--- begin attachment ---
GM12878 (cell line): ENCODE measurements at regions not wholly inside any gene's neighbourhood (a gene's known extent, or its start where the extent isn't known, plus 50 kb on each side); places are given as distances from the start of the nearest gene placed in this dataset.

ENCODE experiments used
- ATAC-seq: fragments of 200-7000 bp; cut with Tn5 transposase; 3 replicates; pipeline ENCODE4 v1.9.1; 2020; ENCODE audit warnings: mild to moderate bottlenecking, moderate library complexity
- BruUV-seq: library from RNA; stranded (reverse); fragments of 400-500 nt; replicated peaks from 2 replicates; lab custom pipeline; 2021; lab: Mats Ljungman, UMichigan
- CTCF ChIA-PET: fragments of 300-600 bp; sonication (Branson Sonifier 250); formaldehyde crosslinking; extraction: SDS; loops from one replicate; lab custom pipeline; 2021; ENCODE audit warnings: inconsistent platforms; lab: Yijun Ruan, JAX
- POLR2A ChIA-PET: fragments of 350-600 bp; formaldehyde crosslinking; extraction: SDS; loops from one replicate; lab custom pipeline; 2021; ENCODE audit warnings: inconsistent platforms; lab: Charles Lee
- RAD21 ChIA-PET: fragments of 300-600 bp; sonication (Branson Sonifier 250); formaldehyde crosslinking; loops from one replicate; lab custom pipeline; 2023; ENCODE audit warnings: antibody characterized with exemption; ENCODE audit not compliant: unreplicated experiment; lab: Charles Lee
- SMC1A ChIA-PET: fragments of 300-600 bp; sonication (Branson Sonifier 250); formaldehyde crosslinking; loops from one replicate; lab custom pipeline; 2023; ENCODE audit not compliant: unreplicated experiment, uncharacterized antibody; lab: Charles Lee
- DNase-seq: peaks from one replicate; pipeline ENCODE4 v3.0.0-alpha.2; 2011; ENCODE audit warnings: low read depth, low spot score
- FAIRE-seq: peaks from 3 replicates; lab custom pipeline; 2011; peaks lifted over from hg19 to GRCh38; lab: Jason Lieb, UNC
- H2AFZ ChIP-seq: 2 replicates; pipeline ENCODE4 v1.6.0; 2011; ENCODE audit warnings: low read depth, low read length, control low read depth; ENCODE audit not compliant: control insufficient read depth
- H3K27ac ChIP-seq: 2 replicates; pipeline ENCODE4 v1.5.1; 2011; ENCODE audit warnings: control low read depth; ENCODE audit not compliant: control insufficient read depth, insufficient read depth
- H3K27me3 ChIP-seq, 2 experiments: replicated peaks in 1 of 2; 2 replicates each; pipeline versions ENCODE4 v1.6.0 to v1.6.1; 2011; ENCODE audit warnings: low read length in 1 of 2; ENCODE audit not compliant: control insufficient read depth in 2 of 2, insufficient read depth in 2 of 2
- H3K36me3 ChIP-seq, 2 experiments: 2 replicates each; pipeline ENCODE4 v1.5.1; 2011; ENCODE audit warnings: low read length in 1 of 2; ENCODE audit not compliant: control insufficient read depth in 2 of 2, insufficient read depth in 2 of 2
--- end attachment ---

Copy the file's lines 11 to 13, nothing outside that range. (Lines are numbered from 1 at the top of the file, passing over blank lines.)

- H2AFZ ChIP-seq: 2 replicates; pipeline ENCODE4 v1.6.0; 2011; ENCODE audit warnings: low read depth, low read length, control low read depth; ENCODE audit not compliant: control insufficient read depth
- H3K27ac ChIP-seq: 2 replicates; pipeline ENCODE4 v1.5.1; 2011; ENCODE audit warnings: control low read depth; ENCODE audit not compliant: control insufficient read depth, insufficient read depth
- H3K27me3 ChIP-seq, 2 experiments: replicated peaks in 1 of 2; 2 replicates each; pipeline versions ENCODE4 v1.6.0 to v1.6.1; 2011; ENCODE audit warnings: low read length in 1 of 2; ENCODE audit not compliant: control insufficient read depth in 2 of 2, insufficient read depth in 2 of 2